Erin Ganaway

They ask how I sleep and I say:
like summer preserves, wintering

behind a wall of paneled doors,
under quilted glass I lay dormant

as okra, blackberries and cornhusks,
dreams scattered like sunflower seeds

resisting packed clay before a farmer
takes to tilling, skunk striped and pursed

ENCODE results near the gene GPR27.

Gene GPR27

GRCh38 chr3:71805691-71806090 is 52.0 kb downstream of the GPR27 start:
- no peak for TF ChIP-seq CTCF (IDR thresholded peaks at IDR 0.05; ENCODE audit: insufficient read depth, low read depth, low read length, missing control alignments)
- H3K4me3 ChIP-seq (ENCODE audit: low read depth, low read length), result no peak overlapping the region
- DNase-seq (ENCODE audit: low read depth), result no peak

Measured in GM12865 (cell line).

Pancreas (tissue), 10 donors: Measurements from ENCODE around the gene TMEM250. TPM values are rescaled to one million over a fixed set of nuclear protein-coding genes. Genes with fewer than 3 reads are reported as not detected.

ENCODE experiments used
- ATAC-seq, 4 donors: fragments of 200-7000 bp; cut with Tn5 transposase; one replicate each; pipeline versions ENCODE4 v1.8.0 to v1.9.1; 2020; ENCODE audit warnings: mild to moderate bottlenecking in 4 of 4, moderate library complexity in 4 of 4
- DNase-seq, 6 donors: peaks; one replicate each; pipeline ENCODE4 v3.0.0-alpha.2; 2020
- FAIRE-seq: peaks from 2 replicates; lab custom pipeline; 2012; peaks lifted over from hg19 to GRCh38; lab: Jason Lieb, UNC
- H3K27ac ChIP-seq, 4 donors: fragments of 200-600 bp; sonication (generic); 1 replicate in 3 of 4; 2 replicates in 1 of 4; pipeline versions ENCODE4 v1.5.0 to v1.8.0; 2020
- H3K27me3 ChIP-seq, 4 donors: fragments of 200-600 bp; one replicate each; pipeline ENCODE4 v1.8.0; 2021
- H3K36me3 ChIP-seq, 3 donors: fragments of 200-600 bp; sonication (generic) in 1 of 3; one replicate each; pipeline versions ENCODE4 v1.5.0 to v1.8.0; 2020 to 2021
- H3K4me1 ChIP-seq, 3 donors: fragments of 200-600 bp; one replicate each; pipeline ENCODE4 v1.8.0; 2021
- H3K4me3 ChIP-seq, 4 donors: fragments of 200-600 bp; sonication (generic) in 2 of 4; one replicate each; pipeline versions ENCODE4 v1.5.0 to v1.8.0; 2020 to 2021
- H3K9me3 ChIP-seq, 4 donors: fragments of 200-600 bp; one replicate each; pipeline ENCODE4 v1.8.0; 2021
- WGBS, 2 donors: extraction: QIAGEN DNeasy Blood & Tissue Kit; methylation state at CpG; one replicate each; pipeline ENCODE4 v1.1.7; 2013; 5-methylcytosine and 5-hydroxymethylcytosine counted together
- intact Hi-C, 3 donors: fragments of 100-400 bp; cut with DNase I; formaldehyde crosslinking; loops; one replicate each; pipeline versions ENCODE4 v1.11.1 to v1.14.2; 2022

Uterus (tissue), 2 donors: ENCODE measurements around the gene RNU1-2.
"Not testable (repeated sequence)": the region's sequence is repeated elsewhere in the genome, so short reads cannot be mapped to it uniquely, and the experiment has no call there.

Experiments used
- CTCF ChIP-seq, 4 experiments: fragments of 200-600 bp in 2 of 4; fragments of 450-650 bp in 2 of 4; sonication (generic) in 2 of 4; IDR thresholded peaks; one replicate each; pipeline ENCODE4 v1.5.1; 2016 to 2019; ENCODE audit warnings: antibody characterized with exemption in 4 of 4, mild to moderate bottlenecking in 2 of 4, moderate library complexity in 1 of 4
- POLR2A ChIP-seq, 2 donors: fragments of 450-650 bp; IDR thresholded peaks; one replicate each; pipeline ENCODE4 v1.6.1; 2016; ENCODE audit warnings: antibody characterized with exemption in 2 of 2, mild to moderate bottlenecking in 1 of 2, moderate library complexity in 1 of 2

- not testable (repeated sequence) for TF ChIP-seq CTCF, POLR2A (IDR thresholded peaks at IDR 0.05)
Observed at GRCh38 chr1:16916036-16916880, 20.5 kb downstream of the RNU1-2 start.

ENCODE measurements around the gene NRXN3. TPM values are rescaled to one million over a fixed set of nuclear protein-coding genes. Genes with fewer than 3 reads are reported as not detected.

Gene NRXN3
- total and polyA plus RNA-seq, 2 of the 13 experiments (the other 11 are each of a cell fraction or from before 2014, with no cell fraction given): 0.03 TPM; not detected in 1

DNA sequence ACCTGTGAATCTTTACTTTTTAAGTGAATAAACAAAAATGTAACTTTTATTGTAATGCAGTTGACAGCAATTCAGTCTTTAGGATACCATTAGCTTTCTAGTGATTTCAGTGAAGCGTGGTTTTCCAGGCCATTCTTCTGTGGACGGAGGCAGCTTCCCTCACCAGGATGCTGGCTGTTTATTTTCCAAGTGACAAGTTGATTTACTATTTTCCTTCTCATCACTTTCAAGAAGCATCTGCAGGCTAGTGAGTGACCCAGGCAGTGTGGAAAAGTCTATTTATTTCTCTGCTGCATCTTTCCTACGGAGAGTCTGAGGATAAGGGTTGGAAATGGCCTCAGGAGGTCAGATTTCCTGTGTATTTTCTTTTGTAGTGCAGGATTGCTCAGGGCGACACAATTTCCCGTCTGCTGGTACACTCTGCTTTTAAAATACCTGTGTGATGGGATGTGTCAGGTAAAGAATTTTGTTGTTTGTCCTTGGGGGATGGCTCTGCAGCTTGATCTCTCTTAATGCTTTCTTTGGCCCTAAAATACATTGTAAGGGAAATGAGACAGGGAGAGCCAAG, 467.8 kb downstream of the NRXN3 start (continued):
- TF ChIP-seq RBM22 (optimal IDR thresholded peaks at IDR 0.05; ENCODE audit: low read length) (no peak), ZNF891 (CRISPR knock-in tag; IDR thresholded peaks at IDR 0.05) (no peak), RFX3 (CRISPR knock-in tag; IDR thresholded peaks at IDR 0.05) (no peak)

tight to memory. I wake to splintered
limbs, a still-born body laced in webs.

They say for now sanity is this
preservation cupboard, this flayed out

waiting for reason to surface
like the pressed lips of rain-soaked crops.

Previously published in Third Coast, 2011


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